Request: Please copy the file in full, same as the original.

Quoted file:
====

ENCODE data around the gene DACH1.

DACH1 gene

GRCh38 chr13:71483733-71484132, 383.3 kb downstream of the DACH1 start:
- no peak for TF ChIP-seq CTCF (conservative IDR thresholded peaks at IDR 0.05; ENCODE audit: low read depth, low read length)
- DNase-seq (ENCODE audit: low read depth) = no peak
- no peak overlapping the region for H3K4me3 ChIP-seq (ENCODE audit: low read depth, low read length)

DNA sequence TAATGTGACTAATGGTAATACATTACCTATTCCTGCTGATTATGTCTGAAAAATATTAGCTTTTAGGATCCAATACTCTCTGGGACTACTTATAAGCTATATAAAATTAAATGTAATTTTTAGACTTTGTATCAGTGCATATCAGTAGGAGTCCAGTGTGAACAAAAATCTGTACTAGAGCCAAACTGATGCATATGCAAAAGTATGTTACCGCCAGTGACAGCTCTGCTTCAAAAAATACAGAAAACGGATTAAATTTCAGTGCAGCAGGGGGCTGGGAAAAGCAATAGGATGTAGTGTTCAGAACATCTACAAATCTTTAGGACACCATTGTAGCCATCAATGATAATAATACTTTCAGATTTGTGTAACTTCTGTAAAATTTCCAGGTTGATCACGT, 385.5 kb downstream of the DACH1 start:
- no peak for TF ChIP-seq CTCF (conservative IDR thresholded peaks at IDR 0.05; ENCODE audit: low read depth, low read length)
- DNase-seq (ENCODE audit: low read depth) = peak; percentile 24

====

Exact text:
ENCODE data around the gene DACH1.

DACH1 gene

GRCh38 chr13:71483733-71484132, 383.3 kb downstream of the DACH1 start:
- no peak for TF ChIP-seq CTCF (conservative IDR thresholded peaks at IDR 0.05; ENCODE audit: low read depth, low read length)
- DNase-seq (ENCODE audit: low read depth) = no peak
- no peak overlapping the region for H3K4me3 ChIP-seq (ENCODE audit: low read depth, low read length)

DNA sequence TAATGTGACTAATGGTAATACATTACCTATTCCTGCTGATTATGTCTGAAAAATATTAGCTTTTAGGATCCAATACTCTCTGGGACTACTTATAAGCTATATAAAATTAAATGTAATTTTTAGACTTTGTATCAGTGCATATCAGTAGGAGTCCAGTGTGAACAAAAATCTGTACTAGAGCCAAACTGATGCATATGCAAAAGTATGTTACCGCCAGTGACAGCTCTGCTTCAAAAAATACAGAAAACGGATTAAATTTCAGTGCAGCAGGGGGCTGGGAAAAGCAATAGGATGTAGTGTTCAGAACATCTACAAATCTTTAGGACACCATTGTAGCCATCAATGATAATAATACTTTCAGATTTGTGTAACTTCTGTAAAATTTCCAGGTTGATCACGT, 385.5 kb downstream of the DACH1 start:
- no peak for TF ChIP-seq CTCF (conservative IDR thresholded peaks at IDR 0.05; ENCODE audit: low read depth, low read length)
- DNase-seq (ENCODE audit: low read depth) = peak; percentile 24